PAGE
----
The Magic of Mnemonics with Vocabulary and More

Remember this: “My Very Educated Mother Just Served Us Nine Pizzas”? Some of you may be more familiar with “My Very Earthly Mother Just Sat Upon Nine Pins”? Well, I guess with Pluto’s sad goodbye from our previous lineup of nine planets, it would now be “Mother’s Very Embarrassing Meatloaf Just Stunk Up Nashville”... I think we all know I made that one up but I’m sure the humorous image is now emblazoned on your mind. And with this image --and a chuckle-- you can easily use it to name the 8 planets of our solar system to date.

A mnemonic, or a memory device, is any pattern of letters, images, ideas, or associations that helps one remember something. Using mnemonics to learn and retain challenging vocabularyor information is one of the best tools for children to use. A high level of vocabulary not only helps your child navigate through verbal sections in high-stakes tests like a pro, it is undeniably linked to his or her everyday level of comprehension, processing speed, and written expression. The ability to readily recall key information is also indispensable in every aspect of your child’s education and is a cognitive skill that they need through college and beyond.

So what are some ways you can help your child use mnemonics to remember important information or vocabulary?

1.     Make acronyms: Rearrange the beginning letters of keywords to make a new and simple word to remember.

Example) The 5 things students should check for after writing can be remembered using the acronym “C-TOPS” -- read like “See Tops” -- which stands for capitalization, tense, organization, punctuation, and spelling.

2.     Come up with a story: Use similar sounding words to come up with a “story” or a short sentence. This is a win-win technique since it also exercises your child’s phonemic awareness!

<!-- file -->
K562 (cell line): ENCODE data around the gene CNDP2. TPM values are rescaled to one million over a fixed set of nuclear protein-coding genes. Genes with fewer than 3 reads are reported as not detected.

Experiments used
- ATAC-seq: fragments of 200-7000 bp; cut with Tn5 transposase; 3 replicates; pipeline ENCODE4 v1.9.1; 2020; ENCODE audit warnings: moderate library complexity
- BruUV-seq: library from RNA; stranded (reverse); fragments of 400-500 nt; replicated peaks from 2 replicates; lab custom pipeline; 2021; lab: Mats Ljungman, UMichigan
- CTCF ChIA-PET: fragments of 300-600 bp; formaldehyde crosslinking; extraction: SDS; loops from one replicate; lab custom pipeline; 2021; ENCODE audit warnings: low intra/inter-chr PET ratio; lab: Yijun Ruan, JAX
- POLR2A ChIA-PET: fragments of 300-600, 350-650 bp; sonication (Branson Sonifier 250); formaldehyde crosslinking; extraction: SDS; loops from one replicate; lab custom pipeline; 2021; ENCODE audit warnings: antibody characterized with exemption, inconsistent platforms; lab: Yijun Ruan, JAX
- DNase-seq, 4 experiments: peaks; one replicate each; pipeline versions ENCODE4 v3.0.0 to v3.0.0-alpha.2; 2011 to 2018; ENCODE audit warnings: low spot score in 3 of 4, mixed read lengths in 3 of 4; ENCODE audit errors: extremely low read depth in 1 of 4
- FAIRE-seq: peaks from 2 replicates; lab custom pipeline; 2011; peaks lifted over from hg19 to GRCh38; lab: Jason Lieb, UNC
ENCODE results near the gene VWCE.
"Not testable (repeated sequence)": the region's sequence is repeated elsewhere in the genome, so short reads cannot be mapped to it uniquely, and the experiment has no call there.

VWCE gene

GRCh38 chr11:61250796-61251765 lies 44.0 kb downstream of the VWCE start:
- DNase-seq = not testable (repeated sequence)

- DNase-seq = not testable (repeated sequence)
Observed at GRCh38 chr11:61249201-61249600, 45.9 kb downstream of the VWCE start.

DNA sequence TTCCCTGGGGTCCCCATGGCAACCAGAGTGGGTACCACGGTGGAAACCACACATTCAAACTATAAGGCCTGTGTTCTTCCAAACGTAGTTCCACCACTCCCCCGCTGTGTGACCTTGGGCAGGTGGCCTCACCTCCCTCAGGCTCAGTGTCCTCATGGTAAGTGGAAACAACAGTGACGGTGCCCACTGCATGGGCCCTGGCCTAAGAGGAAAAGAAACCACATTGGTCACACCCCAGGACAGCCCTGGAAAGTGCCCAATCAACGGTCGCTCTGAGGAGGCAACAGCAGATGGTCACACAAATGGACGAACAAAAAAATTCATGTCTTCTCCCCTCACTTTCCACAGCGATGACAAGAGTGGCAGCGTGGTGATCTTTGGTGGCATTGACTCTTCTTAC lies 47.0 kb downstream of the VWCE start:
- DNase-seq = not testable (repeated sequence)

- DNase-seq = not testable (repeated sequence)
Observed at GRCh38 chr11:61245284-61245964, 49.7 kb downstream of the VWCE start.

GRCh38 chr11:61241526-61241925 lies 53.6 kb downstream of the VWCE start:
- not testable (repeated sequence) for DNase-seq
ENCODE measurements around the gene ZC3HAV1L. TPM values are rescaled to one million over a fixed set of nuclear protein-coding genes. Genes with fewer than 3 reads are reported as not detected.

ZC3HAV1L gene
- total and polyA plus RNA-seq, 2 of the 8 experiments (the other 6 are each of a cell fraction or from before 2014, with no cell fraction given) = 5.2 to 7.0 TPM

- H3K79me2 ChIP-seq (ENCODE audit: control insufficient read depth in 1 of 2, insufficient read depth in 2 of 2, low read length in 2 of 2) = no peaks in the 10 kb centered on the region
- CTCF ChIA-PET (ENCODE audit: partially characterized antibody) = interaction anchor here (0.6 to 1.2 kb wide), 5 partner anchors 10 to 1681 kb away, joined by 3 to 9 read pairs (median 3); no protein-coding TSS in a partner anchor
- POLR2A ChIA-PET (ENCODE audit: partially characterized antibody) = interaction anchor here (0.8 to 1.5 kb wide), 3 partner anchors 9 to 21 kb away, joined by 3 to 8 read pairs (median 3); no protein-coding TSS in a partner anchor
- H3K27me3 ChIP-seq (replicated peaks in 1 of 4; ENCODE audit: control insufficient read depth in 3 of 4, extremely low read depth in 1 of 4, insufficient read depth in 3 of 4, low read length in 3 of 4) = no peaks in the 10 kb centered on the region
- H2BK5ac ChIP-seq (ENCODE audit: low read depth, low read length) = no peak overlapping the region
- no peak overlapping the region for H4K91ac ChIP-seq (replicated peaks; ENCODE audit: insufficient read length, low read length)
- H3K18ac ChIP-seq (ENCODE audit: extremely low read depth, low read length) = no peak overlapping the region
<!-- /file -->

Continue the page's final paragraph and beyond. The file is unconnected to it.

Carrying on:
Example 1) Students can remember capital cities of states with “stories” like this one about Maine: “Hold onto your hat, a mighty gust of wind is blowing down Main Street!” This can conveniently be shortened to “A gust of (Augusta) wind on Main (Maine) Street”.

Example 2) Students can remember the meaning of the word “arduous” with the short illustrative sentence: “The arduous snow-covered trail was hard on us.”

3.     Draw a cartoon or image: Any kind of visual aid helps many learners and a drawing or image that goes along with your verbal mnemonic can be particularly helpful.

Example) You can easily draw an image like this one to reinforce the following vocabulary mnemonic with visual learning:

4.  Rhyme: Dr. Seuss proved to us a long time ago that anything in a rhyme is fun to say. Simply rhyme the ending words of different facts or ideas to create an easy mnemonic that your child will love to repeat. 

            Example) In 1607, the English crossed the sea,  And Jamestown, Virginia became their colony!

5. Movement: Remember that any of these mnemonics can be paired with movement to activate the cerebellum and increase retention (please see blog post, “Movement and Learning” for more information). Movement can be anything from clapping hands to bouncing/throwing a ball to jumping up and down so be creative according to movements or exercises your child finds fun.

6. And lastly... get silly together: Children love silly words, stories, sentences, pictures, and rhymes that make them giggle. The more they find mnemonics fun, the more they'll want to use them. What better scenario can we think of than our children laughing and learning at the same time? So don't hesitate to channel your creativity and imagination into creating silly learning mnemonics that will stay with your child. After all, you don't have to be a kid to still chuckle at "Mother's Very Embarrassing Meatloaf Just Stunk Up Nashville".